1988, Belli's book La Mujer Habitada (The Inhabited Woman), a semi-autobiographical novel that raised gender issues for the first time in the Nicaraguan revolutionary narratives, brought her increased attention; this book has been published in several languages and was on the reading list at four universities in the United States. The novel follows two parallel stories: the indigenous resistance to the Spanish and modern insurgency in Central America with various points in common: women's emancipation, passion, and a commitment to liberation. In 2000, she published her autobiography, emphasizing her involvement in the revolutionary movement, El país bajo mi piel, published under the name The Country Under My Skin in the United States; it was a finalist for the Los Angeles Times Book Prize in 2003.[15] Belli continues publishing and maintains that poetry is her most important work. Belli was the recipient of the Premio Casa de las Américas in 1978.[16] In 2008 Belli received the Premio Biblioteca Breve for her book El infinito en la palma de la mano (Infinity in the Palm of The Hand), an allegory about Adam and Eve in paradise.[17]

Belli's books have been published in numerous languages.

Her 2010 book was submitted with the title "Crónicas de la Izquierda Erótica", but had to be changed to "El País de las Mujeres", since the previous title was too similar to that of a 1973 book by Ana María Rodas: Poemas de la Izquierda Erótica. The book tells the story of a world governed by women. In the novel she portrays a group of women that take power by means of a Political Party named "Partido de la Izquierda Erótica". This is the same name as a movement formed by women during the 80s, to which Belli belonged, which had been named as a tribute to Rodas´ work.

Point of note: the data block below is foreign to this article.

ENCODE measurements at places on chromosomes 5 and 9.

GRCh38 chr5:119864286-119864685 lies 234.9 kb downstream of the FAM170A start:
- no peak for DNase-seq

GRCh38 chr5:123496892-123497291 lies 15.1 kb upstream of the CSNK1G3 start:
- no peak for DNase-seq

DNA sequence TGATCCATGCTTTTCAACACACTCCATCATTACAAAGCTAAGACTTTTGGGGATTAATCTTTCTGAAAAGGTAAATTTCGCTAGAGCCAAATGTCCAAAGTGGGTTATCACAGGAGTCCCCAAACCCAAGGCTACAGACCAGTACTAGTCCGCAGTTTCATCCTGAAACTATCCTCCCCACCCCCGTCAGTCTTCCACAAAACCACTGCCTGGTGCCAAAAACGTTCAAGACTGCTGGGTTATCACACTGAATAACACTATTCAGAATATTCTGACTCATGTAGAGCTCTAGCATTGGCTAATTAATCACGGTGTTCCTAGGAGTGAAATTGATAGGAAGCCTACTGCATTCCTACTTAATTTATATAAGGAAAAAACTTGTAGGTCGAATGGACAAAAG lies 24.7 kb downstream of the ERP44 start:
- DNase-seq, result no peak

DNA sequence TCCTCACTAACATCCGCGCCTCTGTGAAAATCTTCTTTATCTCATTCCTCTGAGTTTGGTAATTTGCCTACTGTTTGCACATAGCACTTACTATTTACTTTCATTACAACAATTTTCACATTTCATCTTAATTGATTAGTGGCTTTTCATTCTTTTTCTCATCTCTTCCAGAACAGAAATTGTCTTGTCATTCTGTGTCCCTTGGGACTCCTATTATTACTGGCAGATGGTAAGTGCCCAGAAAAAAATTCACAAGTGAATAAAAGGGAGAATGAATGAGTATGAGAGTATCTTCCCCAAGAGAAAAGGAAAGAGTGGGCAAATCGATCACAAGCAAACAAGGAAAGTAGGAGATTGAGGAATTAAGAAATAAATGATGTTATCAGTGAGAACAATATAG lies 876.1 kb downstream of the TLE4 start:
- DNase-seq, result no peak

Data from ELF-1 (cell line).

Political activityEdit

Belli opposed the dictatorship of Anastasio Somoza Debayle. From 1970, when she began writing her poems and like many intellectuals of her generation, she joined the ranks of the Sandinista National Liberation Front (FSLN), at that time a clandestine and persecuted organization whose aim was the overthrow of the Somoza regime. She was a clandestine courier, transported weapons, travelled around Europe and Latin America obtaining resources and spreading the word about the Sandinista struggle. She became a member of the FSLN's Political-Diplomatic Commission.[18]